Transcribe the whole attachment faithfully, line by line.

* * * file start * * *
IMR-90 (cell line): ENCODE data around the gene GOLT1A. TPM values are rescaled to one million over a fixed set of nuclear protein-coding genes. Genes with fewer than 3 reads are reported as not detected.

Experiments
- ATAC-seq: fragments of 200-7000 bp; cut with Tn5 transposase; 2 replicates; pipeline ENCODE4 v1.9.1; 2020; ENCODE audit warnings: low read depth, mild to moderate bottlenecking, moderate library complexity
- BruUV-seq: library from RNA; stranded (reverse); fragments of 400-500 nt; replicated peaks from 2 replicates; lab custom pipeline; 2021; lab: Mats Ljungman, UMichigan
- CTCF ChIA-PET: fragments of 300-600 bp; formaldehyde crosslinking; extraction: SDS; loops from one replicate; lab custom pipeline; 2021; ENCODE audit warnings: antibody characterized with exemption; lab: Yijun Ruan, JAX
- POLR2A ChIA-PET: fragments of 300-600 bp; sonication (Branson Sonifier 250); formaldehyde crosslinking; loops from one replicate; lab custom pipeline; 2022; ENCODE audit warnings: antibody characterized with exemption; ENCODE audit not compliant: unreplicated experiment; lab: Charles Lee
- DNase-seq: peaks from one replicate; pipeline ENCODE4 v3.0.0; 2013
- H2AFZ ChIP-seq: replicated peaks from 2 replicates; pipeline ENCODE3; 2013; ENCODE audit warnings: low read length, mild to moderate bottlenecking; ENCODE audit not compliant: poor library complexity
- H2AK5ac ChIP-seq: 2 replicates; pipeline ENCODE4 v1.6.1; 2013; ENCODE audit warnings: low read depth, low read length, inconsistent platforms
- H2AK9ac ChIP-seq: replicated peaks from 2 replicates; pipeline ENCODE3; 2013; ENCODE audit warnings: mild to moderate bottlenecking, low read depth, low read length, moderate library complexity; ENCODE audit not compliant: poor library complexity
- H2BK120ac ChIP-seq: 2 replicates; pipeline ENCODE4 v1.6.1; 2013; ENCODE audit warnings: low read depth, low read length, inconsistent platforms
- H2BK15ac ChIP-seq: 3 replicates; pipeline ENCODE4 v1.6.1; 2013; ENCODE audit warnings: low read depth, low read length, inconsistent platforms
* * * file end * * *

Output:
IMR-90 (cell line): ENCODE data around the gene GOLT1A. TPM values are rescaled to one million over a fixed set of nuclear protein-coding genes. Genes with fewer than 3 reads are reported as not detected.

Experiments
- ATAC-seq: fragments of 200-7000 bp; cut with Tn5 transposase; 2 replicates; pipeline ENCODE4 v1.9.1; 2020; ENCODE audit warnings: low read depth, mild to moderate bottlenecking, moderate library complexity
- BruUV-seq: library from RNA; stranded (reverse); fragments of 400-500 nt; replicated peaks from 2 replicates; lab custom pipeline; 2021; lab: Mats Ljungman, UMichigan
- CTCF ChIA-PET: fragments of 300-600 bp; formaldehyde crosslinking; extraction: SDS; loops from one replicate; lab custom pipeline; 2021; ENCODE audit warnings: antibody characterized with exemption; lab: Yijun Ruan, JAX
- POLR2A ChIA-PET: fragments of 300-600 bp; sonication (Branson Sonifier 250); formaldehyde crosslinking; loops from one replicate; lab custom pipeline; 2022; ENCODE audit warnings: antibody characterized with exemption; ENCODE audit not compliant: unreplicated experiment; lab: Charles Lee
- DNase-seq: peaks from one replicate; pipeline ENCODE4 v3.0.0; 2013
- H2AFZ ChIP-seq: replicated peaks from 2 replicates; pipeline ENCODE3; 2013; ENCODE audit warnings: low read length, mild to moderate bottlenecking; ENCODE audit not compliant: poor library complexity
- H2AK5ac ChIP-seq: 2 replicates; pipeline ENCODE4 v1.6.1; 2013; ENCODE audit warnings: low read depth, low read length, inconsistent platforms
- H2AK9ac ChIP-seq: replicated peaks from 2 replicates; pipeline ENCODE3; 2013; ENCODE audit warnings: mild to moderate bottlenecking, low read depth, low read length, moderate library complexity; ENCODE audit not compliant: poor library complexity
- H2BK120ac ChIP-seq: 2 replicates; pipeline ENCODE4 v1.6.1; 2013; ENCODE audit warnings: low read depth, low read length, inconsistent platforms
- H2BK15ac ChIP-seq: 3 replicates; pipeline ENCODE4 v1.6.1; 2013; ENCODE audit warnings: low read depth, low read length, inconsistent platforms